holding onto his little finger. She still looked like a
miniature doll to him. When she started talking she called him,
“Uck,” and now she was past two, and he was her, “Uck Mok.” He
loved it. It became a family joke whenever he phoned and she
related some incoherent story to “Uck.” He listened intently and
laughed, or said something that made her smile and nod, her
single dimple identical to his when they both laughed.
“What are we going to do, Baby Doll?” he asked sadly, looking at
her sweet face.
“Tos,” came with her questioning look.
“You want toast, do you?” and Marie smiled happily as he sat up
and tossed her into the air. The giggles that only a two year
old can have, escaped her. Catching her, Mark carried her
football style into the kitchen and placed her in her chair.
He watched Marie as she ate the peanut butter laden toast and
drank her milk. Jennifer’s letter and their many conversations
and arguments ran through his mind.
Jennifer is wrong. I can
teach Marie about Jesus without living for him. I can just take
her to Sunday school and church.
Picking up the newspaper, a headline and an editorial caption
caught his eye. Family
killed...You never know when it is your time…
“Momma, Dada?” Marie asked, her lip trembling and as he scooped
her up, the tears streamed down both their faces.
Heb 3:12 Take heed, brethren, lest there be in any of you an
evil heart of unbelief, in departing from the living God.
13 But exhort one another daily, while it is called To day; lest
any of you be hardened through the deceitfulness of sin.
14 For we are made partakers of Christ, if we hold the beginning
of our confidence stedfast unto the end;
15 While it is said, To day if ye will hear his voice, harden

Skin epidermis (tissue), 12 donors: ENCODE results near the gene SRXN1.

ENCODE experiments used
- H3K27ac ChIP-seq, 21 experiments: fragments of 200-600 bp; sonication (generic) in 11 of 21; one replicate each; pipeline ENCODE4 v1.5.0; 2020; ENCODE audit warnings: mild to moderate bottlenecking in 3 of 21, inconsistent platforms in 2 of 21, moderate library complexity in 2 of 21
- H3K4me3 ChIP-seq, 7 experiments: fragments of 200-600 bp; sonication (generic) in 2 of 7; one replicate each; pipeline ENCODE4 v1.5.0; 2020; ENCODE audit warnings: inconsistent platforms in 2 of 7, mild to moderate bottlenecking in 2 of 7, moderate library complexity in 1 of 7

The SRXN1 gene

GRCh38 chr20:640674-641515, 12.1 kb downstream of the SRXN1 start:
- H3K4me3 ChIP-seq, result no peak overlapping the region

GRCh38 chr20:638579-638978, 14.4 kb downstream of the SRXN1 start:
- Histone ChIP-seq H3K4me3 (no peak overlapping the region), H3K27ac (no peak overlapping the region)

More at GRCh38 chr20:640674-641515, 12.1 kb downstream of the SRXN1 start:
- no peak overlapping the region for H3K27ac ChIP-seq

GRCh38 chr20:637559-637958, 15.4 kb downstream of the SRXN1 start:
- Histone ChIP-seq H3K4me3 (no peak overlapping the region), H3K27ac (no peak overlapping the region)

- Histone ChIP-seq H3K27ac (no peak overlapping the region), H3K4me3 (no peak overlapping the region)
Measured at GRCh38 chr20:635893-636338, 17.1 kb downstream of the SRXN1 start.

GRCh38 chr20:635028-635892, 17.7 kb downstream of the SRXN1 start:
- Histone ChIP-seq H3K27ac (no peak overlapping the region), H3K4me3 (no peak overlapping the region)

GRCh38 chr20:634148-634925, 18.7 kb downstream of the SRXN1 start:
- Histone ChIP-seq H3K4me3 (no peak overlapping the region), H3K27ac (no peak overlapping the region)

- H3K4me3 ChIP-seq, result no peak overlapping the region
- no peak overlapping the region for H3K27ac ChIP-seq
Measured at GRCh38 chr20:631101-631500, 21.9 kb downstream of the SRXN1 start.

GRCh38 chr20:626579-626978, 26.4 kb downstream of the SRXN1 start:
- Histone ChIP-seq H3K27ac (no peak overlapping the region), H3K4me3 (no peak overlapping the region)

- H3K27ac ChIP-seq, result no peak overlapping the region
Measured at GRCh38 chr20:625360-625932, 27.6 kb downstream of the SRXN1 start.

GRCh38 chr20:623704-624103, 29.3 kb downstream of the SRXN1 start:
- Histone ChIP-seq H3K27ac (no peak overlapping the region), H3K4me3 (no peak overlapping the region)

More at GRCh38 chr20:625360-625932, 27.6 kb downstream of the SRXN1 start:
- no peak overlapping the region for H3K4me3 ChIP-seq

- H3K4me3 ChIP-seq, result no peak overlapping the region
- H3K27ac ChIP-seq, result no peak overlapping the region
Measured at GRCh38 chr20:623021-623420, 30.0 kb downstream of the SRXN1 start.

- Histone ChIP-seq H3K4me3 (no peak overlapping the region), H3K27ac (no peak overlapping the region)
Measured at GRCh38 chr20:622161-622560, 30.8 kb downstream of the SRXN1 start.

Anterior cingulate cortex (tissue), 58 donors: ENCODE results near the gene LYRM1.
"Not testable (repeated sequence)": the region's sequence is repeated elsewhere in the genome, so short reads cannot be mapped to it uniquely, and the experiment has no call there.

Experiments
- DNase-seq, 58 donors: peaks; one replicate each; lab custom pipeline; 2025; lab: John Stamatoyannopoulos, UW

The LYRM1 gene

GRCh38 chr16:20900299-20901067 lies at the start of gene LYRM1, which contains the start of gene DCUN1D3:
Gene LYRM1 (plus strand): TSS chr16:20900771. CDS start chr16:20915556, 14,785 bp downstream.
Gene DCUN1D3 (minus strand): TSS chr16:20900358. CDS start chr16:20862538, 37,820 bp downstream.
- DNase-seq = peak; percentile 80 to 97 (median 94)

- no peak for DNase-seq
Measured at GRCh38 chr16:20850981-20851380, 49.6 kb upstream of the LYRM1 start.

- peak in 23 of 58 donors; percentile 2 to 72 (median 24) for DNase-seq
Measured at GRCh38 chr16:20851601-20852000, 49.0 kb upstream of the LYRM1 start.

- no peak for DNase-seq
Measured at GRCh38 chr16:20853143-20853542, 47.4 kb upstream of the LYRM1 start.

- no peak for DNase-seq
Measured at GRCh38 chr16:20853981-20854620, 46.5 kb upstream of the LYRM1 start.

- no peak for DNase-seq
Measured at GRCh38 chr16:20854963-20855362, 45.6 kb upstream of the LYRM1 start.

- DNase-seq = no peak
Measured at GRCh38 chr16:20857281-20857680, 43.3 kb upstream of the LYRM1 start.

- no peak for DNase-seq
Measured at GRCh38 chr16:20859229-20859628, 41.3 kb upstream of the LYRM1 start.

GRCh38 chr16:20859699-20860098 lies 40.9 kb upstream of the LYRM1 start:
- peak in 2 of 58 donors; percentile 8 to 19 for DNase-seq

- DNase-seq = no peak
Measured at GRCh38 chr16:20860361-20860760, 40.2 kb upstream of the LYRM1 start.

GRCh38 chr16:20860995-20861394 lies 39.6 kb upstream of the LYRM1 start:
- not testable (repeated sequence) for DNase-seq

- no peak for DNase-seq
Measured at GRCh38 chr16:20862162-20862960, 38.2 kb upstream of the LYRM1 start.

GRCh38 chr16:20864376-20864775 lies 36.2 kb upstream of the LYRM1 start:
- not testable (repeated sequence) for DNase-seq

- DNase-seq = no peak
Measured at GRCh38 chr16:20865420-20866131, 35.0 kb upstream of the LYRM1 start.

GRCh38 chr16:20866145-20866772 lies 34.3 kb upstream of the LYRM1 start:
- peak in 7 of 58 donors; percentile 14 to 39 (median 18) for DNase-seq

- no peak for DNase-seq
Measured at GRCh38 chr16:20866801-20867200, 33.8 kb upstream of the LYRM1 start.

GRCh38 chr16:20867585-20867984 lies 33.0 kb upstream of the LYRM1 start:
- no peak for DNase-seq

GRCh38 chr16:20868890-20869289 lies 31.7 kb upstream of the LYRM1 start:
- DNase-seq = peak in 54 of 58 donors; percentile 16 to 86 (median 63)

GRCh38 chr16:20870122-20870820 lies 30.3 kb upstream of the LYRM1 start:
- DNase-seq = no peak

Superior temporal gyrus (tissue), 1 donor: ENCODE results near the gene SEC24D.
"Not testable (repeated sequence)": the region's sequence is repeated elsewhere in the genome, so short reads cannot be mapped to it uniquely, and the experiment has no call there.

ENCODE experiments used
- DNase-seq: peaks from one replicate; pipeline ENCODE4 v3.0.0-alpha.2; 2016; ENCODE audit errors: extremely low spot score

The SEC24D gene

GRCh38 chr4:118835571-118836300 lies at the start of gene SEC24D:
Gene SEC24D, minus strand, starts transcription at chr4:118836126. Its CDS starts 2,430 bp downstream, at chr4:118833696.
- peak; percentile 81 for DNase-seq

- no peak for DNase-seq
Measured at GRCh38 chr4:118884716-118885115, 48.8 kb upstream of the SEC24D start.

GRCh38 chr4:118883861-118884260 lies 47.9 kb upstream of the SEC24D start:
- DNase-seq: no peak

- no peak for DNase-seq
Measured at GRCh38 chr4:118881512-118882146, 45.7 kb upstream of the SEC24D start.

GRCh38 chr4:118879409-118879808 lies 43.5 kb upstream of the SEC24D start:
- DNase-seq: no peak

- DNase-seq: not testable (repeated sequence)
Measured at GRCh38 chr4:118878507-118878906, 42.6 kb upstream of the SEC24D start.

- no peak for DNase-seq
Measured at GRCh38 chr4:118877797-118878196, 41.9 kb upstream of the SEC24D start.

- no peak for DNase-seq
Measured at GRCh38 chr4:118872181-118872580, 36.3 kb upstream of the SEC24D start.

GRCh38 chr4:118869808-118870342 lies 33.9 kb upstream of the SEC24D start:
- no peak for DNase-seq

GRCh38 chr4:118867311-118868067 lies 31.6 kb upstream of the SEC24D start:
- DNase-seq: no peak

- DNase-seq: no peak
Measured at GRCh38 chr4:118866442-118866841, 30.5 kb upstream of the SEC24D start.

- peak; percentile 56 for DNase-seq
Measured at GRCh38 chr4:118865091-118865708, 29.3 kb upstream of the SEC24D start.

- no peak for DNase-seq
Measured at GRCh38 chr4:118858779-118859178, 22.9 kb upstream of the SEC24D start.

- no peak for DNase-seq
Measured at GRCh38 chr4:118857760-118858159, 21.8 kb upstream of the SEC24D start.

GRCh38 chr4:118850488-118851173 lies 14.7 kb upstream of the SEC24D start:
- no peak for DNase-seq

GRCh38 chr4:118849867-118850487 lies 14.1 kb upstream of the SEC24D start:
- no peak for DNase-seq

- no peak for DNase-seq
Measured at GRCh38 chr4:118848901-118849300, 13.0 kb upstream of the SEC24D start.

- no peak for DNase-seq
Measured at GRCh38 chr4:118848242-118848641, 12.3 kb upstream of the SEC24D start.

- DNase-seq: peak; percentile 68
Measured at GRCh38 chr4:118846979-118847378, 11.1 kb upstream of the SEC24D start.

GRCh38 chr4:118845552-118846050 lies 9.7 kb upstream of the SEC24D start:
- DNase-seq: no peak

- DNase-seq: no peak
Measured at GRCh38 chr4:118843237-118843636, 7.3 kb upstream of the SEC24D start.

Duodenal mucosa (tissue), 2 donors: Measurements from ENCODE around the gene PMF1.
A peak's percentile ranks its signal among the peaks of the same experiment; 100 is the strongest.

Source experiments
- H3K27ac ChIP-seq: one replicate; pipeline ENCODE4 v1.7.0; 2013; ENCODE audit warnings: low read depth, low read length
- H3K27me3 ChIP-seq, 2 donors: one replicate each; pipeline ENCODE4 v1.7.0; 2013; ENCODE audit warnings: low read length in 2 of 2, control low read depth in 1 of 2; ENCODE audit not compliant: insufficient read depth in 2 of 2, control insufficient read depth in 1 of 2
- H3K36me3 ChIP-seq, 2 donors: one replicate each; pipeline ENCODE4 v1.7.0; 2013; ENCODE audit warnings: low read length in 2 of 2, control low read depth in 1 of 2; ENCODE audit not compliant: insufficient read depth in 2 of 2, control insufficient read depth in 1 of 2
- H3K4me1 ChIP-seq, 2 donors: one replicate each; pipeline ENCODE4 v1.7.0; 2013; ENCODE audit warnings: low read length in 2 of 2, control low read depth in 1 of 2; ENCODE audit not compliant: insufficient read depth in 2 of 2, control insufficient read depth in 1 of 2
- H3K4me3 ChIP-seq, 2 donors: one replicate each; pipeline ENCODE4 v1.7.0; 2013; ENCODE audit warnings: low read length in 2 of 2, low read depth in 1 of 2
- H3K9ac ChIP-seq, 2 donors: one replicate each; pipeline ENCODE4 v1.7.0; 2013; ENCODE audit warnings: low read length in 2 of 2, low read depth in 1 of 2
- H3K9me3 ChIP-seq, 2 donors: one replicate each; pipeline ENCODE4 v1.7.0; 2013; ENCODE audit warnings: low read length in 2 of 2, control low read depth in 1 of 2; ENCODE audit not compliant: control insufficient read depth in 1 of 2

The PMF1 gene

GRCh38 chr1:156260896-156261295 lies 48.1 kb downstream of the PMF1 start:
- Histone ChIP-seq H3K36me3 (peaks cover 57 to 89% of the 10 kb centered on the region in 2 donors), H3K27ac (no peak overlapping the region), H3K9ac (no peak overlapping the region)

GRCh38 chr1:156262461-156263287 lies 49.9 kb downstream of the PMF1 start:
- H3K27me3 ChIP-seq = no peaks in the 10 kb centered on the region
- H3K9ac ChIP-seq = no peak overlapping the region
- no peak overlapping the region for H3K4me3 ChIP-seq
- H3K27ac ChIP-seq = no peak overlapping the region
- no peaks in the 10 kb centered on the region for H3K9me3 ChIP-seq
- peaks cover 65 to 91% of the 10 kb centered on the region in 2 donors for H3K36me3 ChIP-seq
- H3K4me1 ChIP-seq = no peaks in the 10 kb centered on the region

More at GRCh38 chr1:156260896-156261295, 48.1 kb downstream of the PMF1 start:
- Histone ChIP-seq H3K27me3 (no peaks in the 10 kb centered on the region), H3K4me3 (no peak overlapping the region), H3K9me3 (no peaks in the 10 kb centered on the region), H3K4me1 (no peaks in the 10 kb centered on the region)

not your hearts, as in the provocation.
Jas 4:13 Go to now, ye that say, To day or to morrow we will go
into such a city, and continue there a year, and buy and sell,
and get gain:
14 Whereas ye know not what shall be on the morrow. For
what is your life? It is even a vapour, that appeareth
for a little time, and then vanisheth away.
15 For that ye ought to say, If the Lord will, we shall
live, and do this, or that.
1Jn 1:9 If we confess our sins, he is faithful and just to
forgive us our sins, and to cleanse us from all
© 2008 Victoria Dillen
Copyright . All articles are the sole property of SeekGod.ca and Vicky Dillen.
All Scripture King James Version unless otherwise
Do You KNOW Jesus
Now is the time
to accept Jesus as your Lord and Savior. "Behold now is the
accepted time; behold now is the day of salvation."
If you read only one article on this
please let it be:
Plan of Salvation.
It concerns the most important
you will ever make in your life!
Don't let this
opportunity to be saved pass you by.
If you don't know Jesus Christ as your Lord and
Savior, and would like some help understanding His gift of
eternal salvation, please contact us. Saying a prayer
won't save you. Prayer is merely expressing to God how you
feel. Believing and repenting are just the beginning of
walking with Jesus Christ as Lord and